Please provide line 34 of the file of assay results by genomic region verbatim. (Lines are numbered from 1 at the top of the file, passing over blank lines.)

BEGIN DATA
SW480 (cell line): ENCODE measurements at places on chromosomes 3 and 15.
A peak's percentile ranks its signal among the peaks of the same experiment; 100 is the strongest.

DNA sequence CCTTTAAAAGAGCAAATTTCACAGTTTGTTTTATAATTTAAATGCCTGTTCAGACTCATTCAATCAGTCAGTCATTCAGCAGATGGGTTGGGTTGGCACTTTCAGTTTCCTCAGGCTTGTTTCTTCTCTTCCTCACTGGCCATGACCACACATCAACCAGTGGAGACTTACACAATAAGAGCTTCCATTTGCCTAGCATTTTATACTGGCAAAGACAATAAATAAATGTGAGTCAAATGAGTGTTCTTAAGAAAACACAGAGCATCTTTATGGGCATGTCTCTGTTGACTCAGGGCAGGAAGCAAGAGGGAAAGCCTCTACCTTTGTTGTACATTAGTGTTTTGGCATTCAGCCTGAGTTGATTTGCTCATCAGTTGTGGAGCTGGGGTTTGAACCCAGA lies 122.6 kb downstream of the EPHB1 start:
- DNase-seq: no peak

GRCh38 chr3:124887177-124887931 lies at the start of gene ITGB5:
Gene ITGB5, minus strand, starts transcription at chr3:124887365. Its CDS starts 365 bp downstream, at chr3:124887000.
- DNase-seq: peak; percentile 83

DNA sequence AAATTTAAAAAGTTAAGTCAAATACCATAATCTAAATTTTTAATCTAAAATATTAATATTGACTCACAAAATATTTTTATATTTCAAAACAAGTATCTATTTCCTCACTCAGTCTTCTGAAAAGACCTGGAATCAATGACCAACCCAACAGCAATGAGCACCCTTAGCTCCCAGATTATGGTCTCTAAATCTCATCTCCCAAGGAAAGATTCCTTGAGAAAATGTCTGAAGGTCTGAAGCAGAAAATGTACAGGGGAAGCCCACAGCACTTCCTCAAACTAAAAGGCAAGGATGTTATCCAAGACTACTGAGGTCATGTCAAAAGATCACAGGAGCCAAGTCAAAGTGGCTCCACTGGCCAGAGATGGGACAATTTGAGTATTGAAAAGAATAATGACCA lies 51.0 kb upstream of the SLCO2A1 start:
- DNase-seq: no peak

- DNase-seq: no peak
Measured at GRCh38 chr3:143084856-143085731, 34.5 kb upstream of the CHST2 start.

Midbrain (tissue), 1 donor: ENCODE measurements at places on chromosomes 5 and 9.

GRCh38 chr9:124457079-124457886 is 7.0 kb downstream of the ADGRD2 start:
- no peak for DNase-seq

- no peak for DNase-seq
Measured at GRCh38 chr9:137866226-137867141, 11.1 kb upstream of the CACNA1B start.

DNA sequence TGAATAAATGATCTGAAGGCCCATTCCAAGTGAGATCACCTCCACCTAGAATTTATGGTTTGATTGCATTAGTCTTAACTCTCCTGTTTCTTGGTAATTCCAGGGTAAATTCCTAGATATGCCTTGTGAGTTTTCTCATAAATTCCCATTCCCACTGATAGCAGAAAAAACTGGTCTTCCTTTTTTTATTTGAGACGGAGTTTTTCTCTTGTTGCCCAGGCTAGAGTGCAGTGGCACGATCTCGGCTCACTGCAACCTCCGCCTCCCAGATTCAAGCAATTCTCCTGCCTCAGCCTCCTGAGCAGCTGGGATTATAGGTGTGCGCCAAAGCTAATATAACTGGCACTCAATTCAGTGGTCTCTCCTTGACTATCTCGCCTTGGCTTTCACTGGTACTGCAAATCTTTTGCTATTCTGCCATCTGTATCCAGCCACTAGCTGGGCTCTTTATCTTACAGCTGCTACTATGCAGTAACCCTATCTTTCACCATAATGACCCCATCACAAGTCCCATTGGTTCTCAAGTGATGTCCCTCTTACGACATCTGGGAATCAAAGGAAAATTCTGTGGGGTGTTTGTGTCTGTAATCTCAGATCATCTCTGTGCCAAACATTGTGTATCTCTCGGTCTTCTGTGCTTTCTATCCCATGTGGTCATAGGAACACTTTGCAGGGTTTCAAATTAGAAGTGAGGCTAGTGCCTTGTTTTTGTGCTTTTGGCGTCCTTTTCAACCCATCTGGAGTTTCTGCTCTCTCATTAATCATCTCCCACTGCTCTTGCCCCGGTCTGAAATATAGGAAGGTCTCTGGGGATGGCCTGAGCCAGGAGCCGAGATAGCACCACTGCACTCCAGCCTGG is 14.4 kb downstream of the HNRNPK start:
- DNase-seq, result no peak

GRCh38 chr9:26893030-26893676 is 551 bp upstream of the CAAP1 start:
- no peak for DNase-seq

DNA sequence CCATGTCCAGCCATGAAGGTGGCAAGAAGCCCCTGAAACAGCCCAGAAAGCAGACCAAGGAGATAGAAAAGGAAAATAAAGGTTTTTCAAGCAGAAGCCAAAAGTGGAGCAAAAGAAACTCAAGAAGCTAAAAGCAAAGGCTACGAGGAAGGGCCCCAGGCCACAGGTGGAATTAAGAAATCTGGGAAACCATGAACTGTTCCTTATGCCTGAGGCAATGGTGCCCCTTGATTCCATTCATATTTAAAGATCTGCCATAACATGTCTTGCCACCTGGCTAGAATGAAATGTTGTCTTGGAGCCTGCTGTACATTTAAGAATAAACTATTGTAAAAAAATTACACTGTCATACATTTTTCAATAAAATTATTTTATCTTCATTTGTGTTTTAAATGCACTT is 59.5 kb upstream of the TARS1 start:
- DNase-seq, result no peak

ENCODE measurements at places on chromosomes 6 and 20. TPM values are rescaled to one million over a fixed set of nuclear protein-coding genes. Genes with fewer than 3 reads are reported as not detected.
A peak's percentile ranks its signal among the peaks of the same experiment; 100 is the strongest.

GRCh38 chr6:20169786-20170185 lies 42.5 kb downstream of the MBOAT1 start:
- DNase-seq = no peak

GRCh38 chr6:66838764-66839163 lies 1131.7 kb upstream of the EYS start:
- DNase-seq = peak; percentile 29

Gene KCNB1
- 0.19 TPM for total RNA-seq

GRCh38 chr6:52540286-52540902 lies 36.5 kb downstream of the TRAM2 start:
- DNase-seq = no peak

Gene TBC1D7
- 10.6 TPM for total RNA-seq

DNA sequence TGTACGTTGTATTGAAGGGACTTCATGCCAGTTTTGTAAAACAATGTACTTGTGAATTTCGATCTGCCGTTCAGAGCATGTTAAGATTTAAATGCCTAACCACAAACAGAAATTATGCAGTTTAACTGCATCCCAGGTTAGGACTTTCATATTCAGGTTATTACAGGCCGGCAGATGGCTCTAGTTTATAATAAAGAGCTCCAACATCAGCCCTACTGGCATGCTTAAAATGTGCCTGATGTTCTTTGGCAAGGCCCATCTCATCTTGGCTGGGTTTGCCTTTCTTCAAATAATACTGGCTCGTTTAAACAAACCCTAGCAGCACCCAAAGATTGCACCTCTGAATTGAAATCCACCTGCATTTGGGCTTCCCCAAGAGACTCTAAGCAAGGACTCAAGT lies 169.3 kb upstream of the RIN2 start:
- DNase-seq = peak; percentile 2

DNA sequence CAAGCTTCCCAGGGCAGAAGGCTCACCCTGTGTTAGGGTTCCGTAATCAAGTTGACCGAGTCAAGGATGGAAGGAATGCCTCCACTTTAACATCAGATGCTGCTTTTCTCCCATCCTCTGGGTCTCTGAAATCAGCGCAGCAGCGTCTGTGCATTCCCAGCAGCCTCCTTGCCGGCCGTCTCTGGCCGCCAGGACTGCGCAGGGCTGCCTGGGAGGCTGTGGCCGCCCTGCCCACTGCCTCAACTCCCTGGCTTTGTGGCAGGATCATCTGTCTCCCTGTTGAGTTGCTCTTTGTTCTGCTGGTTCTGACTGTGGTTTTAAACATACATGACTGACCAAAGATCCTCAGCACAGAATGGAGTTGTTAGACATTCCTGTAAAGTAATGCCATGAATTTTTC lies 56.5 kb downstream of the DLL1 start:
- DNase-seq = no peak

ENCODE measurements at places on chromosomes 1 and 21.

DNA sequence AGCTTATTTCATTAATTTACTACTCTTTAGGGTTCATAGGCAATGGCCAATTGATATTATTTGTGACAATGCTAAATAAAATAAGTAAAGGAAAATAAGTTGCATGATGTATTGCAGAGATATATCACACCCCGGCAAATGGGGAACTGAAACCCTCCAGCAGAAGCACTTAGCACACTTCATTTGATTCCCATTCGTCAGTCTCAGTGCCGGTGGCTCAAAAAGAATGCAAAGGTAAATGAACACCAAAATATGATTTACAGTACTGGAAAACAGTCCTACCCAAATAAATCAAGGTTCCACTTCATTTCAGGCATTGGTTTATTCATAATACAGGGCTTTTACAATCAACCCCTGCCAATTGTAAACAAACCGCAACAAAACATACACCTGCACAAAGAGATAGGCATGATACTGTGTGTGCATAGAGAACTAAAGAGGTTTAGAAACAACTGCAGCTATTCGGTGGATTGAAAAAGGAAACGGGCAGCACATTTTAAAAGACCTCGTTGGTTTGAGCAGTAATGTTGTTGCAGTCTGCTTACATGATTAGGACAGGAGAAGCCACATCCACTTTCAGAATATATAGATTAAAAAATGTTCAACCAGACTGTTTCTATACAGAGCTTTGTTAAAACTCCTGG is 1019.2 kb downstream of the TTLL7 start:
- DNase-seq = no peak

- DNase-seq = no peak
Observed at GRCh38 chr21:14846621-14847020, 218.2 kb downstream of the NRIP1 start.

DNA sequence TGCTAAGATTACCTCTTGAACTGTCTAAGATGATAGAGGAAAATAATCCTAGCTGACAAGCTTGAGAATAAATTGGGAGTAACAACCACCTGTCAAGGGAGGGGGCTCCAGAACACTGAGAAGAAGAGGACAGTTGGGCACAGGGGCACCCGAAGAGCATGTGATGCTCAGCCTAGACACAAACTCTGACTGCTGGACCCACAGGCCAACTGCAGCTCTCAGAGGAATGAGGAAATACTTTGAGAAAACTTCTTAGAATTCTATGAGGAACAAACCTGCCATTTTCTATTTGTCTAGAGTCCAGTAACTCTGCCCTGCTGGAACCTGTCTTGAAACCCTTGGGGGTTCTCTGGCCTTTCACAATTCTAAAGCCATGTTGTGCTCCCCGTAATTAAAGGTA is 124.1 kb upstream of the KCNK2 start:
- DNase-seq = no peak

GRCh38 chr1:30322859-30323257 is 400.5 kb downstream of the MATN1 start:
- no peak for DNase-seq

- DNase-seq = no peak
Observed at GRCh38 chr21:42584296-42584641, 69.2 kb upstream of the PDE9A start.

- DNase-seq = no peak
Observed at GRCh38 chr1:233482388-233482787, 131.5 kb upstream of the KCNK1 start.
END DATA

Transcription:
- 10.6 TPM for total RNA-seq